An author, activist and scholar, Senay Özdemir addressed her personal experiences as a Muslim feminist in Western Europe, along with her literary and journalistic efforts to give voice to the Mediterranean community and their role in Dutch politics.
On December 16, 2010 the Middle East Program and European Studies hosted a meeting on "Muslim Women in Europe: Strategic and Cultural Challenges" with Senay Özdemir, Senior Fellow, Osgood Center for International Studies. Christian Ostermann, Director of European Studies at the Woodrow Wilson Center, moderated the event.
Ms. Özdemir, a Dutch-Turkish journalist and women's rights advocate, spoke about the future of Muslim culture and women in Europe. She explained how currently in Europe there is an atmosphere of debate surrounding Islam. Before addressing the nature of the conflict and what it evokes for Muslim feminists, she cited a number of facts and statistics about Islam in the world. She then began her discussion with the immigration of Muslims into Europe after WWII, comparing it to both the current Hispanic immigration to the U.S. and the influx of Turks into Germany, Algerians into France, and so on when Europe needed labor to rebuild following WWI. The population of Muslims in Europe is currently 42 million, she says, and the increasing inflow is exacerbated by the fact that vast numbers of these immigrants are young and multiplying. While welcomed at first for their labor, she explained that these people have come to be discriminated against and called "Islamists," "intruders," and such.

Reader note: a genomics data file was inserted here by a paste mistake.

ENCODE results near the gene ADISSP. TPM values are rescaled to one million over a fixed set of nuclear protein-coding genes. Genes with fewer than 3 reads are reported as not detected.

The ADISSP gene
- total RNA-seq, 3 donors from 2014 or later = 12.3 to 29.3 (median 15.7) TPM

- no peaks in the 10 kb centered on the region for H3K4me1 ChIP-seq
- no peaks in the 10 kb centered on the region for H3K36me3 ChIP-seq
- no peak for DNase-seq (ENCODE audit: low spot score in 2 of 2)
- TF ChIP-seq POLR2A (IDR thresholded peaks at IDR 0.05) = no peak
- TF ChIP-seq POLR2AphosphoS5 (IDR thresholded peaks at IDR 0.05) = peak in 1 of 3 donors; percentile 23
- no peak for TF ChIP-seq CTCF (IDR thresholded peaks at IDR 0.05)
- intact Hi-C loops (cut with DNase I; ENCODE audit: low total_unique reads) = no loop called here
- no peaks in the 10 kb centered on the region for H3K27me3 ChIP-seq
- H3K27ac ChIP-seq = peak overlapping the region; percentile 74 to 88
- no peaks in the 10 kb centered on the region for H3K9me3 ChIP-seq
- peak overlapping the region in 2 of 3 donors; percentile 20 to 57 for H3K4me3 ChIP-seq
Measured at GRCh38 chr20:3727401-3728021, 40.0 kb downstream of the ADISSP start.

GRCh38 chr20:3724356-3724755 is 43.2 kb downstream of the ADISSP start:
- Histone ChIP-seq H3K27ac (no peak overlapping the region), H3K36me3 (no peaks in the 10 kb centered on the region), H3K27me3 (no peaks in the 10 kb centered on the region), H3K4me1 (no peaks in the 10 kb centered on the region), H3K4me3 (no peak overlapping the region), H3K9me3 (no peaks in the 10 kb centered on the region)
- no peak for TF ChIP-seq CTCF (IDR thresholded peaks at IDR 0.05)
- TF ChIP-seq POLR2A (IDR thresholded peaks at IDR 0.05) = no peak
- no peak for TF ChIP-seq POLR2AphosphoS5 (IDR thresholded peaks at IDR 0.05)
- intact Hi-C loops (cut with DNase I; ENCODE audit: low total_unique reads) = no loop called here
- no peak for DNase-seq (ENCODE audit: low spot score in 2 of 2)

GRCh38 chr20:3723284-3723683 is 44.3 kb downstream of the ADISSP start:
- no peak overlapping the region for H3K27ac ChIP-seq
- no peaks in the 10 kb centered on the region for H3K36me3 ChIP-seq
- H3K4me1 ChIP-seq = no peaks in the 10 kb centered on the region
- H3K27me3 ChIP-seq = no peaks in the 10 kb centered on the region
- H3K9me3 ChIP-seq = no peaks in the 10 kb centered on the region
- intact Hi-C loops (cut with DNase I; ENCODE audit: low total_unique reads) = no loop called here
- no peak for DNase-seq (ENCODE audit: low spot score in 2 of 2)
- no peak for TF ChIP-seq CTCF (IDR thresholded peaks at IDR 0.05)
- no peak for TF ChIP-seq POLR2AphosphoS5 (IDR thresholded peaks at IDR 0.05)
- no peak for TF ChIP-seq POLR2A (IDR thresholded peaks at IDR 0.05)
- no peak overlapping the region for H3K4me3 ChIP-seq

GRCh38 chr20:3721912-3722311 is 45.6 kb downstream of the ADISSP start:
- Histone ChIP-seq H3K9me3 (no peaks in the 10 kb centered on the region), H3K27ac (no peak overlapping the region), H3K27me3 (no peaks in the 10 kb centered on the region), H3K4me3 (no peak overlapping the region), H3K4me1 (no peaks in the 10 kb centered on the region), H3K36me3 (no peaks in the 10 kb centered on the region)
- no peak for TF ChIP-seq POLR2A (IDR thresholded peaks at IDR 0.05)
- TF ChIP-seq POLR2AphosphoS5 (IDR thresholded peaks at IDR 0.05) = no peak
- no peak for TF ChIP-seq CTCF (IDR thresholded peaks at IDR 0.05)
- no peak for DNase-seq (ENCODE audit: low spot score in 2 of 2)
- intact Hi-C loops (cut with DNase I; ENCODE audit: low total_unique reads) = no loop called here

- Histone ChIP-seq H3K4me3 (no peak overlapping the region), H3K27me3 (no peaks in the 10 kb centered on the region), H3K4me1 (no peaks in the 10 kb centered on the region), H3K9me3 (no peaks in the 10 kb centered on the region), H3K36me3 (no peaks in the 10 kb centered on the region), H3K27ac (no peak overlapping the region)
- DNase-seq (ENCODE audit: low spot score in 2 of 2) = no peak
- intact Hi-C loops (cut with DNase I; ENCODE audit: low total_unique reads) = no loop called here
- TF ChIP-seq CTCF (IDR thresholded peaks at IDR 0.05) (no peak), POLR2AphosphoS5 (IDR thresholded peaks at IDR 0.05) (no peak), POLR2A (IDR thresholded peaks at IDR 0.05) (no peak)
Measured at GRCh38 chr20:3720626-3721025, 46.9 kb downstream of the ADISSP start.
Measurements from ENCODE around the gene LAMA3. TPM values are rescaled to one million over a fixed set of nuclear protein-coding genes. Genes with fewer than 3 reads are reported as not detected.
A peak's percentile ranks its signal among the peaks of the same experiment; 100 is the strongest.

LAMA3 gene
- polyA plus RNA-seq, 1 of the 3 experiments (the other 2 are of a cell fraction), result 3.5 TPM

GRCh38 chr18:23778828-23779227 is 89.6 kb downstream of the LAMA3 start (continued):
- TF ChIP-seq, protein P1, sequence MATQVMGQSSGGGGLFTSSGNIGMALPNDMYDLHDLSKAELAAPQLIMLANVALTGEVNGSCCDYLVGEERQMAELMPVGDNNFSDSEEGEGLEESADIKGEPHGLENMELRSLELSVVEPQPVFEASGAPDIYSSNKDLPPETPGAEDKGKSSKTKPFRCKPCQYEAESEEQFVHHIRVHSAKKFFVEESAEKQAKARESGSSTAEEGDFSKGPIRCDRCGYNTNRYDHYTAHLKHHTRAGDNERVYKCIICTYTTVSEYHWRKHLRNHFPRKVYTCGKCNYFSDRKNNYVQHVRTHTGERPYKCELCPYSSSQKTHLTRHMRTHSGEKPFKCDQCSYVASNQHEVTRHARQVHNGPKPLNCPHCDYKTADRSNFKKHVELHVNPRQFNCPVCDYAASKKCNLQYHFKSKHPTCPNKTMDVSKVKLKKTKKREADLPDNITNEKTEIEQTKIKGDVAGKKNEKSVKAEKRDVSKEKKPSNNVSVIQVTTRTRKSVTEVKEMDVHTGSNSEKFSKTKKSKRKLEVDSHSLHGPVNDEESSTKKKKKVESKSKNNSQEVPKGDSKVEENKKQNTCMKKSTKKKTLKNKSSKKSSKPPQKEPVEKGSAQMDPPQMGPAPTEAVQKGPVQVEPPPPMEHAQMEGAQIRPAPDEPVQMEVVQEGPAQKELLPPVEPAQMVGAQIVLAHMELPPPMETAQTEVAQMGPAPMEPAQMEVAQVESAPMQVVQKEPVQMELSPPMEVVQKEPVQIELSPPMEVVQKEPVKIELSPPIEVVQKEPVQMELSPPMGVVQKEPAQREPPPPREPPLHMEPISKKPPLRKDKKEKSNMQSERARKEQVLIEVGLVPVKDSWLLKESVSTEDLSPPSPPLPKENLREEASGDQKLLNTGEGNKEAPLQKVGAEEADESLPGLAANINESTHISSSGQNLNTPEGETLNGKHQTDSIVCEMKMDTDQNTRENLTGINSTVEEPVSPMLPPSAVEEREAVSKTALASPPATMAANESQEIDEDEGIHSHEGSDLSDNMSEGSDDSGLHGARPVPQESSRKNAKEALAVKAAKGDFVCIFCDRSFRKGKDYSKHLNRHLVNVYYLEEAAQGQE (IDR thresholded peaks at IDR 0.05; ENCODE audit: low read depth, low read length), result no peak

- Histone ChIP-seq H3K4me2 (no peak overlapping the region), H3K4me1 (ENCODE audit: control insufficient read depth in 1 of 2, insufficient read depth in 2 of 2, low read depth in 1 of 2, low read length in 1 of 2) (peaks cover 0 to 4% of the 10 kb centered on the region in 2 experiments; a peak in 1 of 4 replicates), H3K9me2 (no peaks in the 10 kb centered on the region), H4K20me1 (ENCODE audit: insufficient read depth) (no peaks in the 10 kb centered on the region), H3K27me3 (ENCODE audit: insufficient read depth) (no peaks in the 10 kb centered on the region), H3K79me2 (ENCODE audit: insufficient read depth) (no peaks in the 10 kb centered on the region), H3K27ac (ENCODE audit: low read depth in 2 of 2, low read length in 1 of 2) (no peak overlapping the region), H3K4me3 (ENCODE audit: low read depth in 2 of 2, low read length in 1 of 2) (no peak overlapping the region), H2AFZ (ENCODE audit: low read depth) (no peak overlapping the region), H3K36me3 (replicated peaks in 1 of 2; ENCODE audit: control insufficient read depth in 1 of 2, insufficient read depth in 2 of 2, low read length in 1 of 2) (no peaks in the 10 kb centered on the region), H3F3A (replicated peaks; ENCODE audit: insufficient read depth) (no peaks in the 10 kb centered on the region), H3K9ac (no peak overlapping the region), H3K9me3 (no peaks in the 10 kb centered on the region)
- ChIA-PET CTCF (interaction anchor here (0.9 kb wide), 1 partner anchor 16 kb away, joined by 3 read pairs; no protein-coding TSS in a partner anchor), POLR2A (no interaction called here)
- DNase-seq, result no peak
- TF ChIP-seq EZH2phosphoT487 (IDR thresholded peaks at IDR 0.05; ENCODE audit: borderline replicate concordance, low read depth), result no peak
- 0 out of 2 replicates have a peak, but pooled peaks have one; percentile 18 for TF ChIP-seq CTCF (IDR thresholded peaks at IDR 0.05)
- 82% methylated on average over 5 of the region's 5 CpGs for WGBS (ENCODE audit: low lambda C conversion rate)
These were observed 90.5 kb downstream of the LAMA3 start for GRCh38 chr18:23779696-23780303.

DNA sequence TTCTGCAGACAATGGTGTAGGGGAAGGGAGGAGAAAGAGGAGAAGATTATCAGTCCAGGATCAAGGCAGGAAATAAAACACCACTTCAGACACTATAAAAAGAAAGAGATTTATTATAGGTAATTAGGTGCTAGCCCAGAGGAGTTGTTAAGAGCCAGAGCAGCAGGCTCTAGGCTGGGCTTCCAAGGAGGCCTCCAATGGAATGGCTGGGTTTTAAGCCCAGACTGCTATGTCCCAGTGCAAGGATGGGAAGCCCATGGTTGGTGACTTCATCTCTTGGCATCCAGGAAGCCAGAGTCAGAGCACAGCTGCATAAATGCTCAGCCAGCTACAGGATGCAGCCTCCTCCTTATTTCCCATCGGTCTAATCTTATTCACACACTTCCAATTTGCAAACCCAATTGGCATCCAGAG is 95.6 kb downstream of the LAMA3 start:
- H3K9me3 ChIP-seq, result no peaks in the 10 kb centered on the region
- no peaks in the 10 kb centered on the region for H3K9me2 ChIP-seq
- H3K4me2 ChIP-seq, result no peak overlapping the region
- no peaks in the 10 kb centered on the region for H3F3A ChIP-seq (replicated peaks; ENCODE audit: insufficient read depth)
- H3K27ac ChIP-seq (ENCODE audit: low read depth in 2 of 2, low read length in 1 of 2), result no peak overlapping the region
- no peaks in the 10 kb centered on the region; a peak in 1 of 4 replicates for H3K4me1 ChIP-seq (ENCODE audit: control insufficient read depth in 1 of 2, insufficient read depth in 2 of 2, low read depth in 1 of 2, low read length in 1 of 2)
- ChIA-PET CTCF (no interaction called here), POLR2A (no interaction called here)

With the rise of the Muslim population, Europe is seeing a rise in Islamophobia, according to Özdemir. She then talked about her own experience as a Muslim feminist living in the Netherlands and dealing with issues raised by, for example, the Dutch anti-Islamic politician Geert Wilders who complained about Muslims who reject Dutch liberal values. On the question of the existence of a "Dutch identity," Özdemir explained that, as a Turkish feminist, a fundamental debate for her is the definition of such an identity and whether she must discard her Turkish identity in order to adopt a Dutch one. She noted that even the Dutch cannot decide if there is one typical Dutch identity; if that is the case, how does one know what to do, she asked. Özdemir's family chose to fully embrace their new homeland.
Özdemir then discussed her experience as a Muslim Turkish woman in Europe. As an editor and journalist, she claims to have been perceived negatively until given a chance to prove her skills and intellect. She explained that Muslim women around the world are increasing their level of ambition and education. Furthermore, with access to media, they are aware of women around the world, standing up for their rights, starting grassroots campaigns, and addressing sex and other formerly taboo topics, she said.
By Mona Youssef, Middle East Program
Haleh Esfandiari, Middle East Program
- Senior Fellow, Osgood Center for International Studies